The Second Marriage

In Islamic etymology, Tasneem refers to a “fountain in Paradise”. However, for Tasneem Raza Hydari, her name had spelt catastrophe and a rugged life clinging to the portents of adversity. Her mind and soul were ferociously bumping against each other amidst the mist of her contradictory emotions. Her eyes welled up with tears as she braced herself for her second stake. This time around she was gambling her spirit and existence as a wager. She couldn’t afford to lose this time around. She gazed intently at her wedding dress. She was wearing it for the second time in her life- a blessing in disguise or a morbid blunder, it was left to be seen. How does a girl feel like when she braces herself for her second attempt at a marital relationship, after having experienced the bitter side of it once before? I cannot answer this question; neither can Asad Bhai, Falak or Shafaq.


Marriages- either love or arranged are a calculated risk taken at the altars of social expediency. This serene but fragile bond needs to augmented repeatedly with the constituents of love, trust, devotion and selfless compromises. More often than not, things tend to work out in the desired manner. However, for Tasneem destiny had chosen to play the devil’s advocate. Her first marriage had ended on a woeful note, shattering her into bits and pieces, denting her conscience beyond repair. She’d never wanted things to end on such a sorry note. The mirage of her aspirations and expectations crackled beneath the veracity of an irrefutable statement- She’d been divorced. Pain was inevitable, suffering was optional.


A layman, like me would remark: “Divorce isn’t such a tragedy. A tragedy is, staying in an unhappy marriage, killing yourself day in and day out before wearing out to live a life full of regrets, wishing that you’d taken the initiative to sabotage this nonexistent marital alliance.” In stark contrast, divorce is like an amputation. You survive the predicament, but a part of you is lost in oblivion for eternity. Divorce is the psychological equivalent of a triple coronary bypass. After such a monumental assault on the heart, it takes years to amend all the habits and attitudes that led up to it.


Quite understandably, Tasneem’s second marriage was scheduled to be a low scale affair, avoiding all the ostentatious platitudes. She was the eldest among the siblings, the other three being Asad Bhai, Falak and Shafaq. I guess, her lips must have trembled a wee bit, her heart throbbing at the rate of knots, as he consented to the alliance with the words “Qubool Hai”. The Imam (religious leader) raised his hands in prayer. The congregation followed suit. The Imam pleaded before God to bless the couple with his grace and magnanimity. These prayers had proved ineffective the first time around.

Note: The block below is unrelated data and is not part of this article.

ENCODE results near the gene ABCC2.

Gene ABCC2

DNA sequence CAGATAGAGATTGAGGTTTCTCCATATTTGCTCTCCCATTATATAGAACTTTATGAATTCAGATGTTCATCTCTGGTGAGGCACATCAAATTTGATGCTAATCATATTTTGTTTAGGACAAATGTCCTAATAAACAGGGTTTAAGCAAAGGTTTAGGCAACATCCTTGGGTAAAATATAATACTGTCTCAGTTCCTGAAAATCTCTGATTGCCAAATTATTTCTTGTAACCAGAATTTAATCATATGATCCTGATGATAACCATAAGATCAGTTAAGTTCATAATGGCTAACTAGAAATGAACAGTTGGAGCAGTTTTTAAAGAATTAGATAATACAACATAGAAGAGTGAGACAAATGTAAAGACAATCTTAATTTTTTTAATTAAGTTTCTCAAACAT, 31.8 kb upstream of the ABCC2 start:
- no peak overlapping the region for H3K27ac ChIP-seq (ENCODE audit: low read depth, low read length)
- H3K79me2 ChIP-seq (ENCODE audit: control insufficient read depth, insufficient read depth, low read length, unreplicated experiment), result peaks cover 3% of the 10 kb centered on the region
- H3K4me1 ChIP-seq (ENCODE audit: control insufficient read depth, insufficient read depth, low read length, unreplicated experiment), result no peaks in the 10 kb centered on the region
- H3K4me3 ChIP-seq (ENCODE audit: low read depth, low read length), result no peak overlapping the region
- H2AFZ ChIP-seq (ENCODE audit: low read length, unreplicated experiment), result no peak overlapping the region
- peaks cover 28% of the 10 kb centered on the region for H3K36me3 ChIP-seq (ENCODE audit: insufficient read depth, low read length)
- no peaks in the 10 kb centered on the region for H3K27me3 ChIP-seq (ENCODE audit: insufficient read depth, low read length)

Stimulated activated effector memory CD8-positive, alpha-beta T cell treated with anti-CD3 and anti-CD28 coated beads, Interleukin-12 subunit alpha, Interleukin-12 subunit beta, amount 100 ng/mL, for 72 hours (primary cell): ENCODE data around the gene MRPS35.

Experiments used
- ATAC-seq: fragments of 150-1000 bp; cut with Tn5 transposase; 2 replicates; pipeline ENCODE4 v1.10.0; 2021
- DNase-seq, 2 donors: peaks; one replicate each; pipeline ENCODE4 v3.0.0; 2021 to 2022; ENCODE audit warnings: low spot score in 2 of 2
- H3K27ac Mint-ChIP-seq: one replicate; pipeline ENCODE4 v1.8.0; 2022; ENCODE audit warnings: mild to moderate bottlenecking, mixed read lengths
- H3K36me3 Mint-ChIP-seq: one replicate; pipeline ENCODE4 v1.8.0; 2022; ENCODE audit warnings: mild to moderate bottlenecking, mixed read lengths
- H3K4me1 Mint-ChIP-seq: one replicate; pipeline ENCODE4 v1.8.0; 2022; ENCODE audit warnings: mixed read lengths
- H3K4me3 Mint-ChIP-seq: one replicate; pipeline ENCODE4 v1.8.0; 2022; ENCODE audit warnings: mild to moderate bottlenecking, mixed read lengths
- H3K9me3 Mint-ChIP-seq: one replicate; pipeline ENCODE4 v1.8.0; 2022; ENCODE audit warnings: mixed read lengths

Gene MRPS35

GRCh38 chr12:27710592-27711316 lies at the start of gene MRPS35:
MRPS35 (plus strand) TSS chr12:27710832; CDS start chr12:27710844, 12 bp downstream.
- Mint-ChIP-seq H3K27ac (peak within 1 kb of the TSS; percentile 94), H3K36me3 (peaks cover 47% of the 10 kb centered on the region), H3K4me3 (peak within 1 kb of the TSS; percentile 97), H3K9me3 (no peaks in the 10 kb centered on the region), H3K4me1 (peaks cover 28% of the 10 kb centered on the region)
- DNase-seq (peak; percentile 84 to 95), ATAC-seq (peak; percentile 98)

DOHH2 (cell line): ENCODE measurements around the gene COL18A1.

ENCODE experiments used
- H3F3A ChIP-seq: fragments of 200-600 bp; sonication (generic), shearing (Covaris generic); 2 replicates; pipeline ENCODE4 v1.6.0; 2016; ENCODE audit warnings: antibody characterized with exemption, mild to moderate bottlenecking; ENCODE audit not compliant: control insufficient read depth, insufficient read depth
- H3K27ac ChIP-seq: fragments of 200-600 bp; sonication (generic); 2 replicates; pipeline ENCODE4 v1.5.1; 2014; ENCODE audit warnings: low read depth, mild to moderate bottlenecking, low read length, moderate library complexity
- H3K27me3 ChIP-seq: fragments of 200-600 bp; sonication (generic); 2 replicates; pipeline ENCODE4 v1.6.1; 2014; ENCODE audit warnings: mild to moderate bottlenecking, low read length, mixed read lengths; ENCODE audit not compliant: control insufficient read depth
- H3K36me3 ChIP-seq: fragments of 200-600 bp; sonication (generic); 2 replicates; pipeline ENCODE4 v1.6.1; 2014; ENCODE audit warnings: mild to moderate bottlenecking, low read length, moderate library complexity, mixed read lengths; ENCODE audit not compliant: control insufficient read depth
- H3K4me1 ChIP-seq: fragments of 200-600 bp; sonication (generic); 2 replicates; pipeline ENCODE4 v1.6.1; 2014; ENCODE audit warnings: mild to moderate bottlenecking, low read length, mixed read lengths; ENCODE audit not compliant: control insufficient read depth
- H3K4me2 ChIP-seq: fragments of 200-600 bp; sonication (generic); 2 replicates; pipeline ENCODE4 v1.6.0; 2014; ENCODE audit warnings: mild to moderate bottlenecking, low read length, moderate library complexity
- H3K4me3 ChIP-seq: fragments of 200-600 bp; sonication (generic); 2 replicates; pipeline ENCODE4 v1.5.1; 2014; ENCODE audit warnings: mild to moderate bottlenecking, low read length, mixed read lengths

As the Nikah ceremony ended, tears welled up in the eyes of all her family members. She’d always been a dutiful daughter, kind and considerate towards her parents and affectionate towards her younger siblings. Ever since her divorce, she’d died a thousand deaths every day. Cold stares and deafening giggles intensified the abrasions on her conscience, mortifying her soul with an incongruous guilt – the guilt of letting her parents down, the guilt of not being able to stand up to their expectations. She held herself responsible for everything her family was going through. However, her family had supported her indefatigably during her darkest hours, comforting her with optimistic premonitions.


The real fun began after the Nikah ceremony. Falak and Shafaq, accompanied by couple of their younger cousins scampered through to pinch off the groom’s shoes, while the groom’s brothers scurried in haste to prevent the obvious. The chaotic state of affairs was an absolute pleasure to watch. Meanwhile, Tasneem was sitting on the stage, her lips locked at the altars of her bashfulness, her eyes soaking the droplets of bliss brimming in her eyes. I could anticipate hope in her eyes. She must’ve been optimistic about her future, and yet, she must’ve been struggling intently to rid herself of her ominous apprehensions.
It was time for the bride to depart. Her in laws were assuring her parents that she’d be treated as a daughter in their home and they need not be concerned for her. I earnestly hoped that they stood firm to their claims. Divorce isn’t such a tragedy. A tragedy is, staying in an unhappy marriage. Killing yourself day and day again. reassuring yourself, that you’d be able to pull off this union, even though you know, you won’t be able to. Waking up day after day, gravely wishing to break away from the onslaught of self imposed shackles.


Tasneem won’t be the same again. She’ll have to bury the effigies of her agonizing memories and brace herself to embrace the cologne of a fresh relationship. To find someone who will love you for no reason, and to shower that person with reasons, that is the ultimate happiness. For my part, I am willing to hope that things turn out for the better this time around. Marriage is a beautiful relationship, endowed with myriad textures of abstractions, some soulful and memorable, others somber and melancholic. At the end of the day, it is the sublime serenity of an incredibly delicate relationship and the belief that in tandem with our partner, we’d weather all the storms that block our way, to the rainbow, that prompt us to take a chance at marriage, despite all the odds associated with it.


For, in the end, it is hope that keeps us going.

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